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Volume 46 • Number 3

July 2009



 

 

Reentrant Emergence


by Steven Ravett Brown


Introduction
Despite its long history, there is no agreed-upon conception of emergence. One might claim that a common idea of emergence seems to be that something termed a "system" gives rise to, or possesses, characteristics termed "properties," which latter are absent or unmanifested in whatever individual components the system consists and are thus "emergent" from the system itself. However, types of systems discussed run a gamut from purely mental entities (e.g., O'Connor and Jacobs 2003) to simple tools (e.g., Maturana and Varela 1980). "Properties" is similarly unconstrained (e.g., properties as content: Weiskopf 2008, p. 360; Terhune 2008, p. 2; and properties as characteristics: Japaridze 2006; Johnson-Laird 2006, p. 125). The so-called (e.g., Fodor 1975) special sciences, such as biology, psychology, sociology, and even chemistry (e.g., Luisi 2002) have all claimed some properties as emergent. However, the enormous literature dealing with various types of systems characterized as emergent can be divided, roughly speaking, into two classes of descriptions of emergence. One might be termed "structural" and the other "functional." The first characterizes emergent systems in terms of their components and their interrelationships (e.g., Earley 2003), while the second characterizes them in terms of their effects on other systems or elements (e.g., Ryan 2007, Wong 2006). There is generally no mention of possible internal structures of the system in the latter, and if there is, it is in vague and/or abstract terms, while the former emphasizes internal structures over clear characterizations of the effects of emergence. Thus, a conception of emergence like Kim's (e.g., Kim 1999) is functional, while explicit descriptions of small-world networks, chaotic systems, or other types of complex internal organizations in mathematics, physics, and computer science (e.g., Atay and Jost 2004; also, see the Appendix) are structural. The structuralfunctional distinction will play a part in the analysis of emergence later in this paper.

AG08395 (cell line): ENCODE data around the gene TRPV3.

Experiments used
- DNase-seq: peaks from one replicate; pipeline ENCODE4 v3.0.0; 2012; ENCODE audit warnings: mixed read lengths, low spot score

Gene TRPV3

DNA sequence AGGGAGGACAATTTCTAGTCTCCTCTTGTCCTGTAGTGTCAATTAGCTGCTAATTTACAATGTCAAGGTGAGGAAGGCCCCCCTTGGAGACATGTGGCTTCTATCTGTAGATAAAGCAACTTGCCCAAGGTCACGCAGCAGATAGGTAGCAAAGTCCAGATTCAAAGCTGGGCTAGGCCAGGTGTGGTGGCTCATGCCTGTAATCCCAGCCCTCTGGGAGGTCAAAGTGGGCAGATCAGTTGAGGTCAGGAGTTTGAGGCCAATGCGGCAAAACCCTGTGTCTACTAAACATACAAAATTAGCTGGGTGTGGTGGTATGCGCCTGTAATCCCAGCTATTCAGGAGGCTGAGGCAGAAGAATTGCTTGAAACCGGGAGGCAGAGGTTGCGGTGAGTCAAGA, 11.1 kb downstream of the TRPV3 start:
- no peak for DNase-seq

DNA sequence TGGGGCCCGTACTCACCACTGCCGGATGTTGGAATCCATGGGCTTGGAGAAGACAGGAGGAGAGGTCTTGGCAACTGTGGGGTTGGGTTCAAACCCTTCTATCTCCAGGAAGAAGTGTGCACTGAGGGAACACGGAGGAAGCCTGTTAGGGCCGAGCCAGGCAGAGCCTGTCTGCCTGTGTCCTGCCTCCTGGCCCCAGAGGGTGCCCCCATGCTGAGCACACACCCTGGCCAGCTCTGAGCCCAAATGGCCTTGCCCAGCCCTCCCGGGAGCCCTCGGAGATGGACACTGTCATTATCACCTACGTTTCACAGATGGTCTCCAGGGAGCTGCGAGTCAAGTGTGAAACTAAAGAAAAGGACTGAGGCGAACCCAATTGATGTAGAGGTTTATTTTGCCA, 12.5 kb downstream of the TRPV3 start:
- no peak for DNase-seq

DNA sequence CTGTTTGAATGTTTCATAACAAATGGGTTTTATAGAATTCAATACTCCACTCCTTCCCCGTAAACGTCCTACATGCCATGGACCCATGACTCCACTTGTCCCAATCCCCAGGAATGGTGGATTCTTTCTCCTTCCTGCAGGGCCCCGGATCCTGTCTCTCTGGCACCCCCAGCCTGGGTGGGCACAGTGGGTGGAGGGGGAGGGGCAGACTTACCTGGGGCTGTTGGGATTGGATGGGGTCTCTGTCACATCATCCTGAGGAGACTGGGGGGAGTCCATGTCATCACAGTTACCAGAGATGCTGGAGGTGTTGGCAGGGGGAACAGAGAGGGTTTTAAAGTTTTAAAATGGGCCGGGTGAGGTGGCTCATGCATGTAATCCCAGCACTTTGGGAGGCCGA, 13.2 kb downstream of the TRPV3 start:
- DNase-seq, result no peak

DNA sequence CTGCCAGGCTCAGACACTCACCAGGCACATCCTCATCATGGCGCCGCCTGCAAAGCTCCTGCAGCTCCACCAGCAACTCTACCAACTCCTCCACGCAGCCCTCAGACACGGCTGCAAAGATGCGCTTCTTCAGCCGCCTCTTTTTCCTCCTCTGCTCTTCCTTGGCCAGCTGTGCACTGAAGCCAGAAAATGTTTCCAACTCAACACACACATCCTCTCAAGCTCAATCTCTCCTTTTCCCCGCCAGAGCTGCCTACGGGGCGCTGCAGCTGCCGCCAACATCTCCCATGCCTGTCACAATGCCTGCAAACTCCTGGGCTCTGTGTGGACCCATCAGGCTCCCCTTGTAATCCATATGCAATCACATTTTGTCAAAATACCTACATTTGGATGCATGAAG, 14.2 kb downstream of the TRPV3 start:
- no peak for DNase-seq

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ISSN: 2152-1123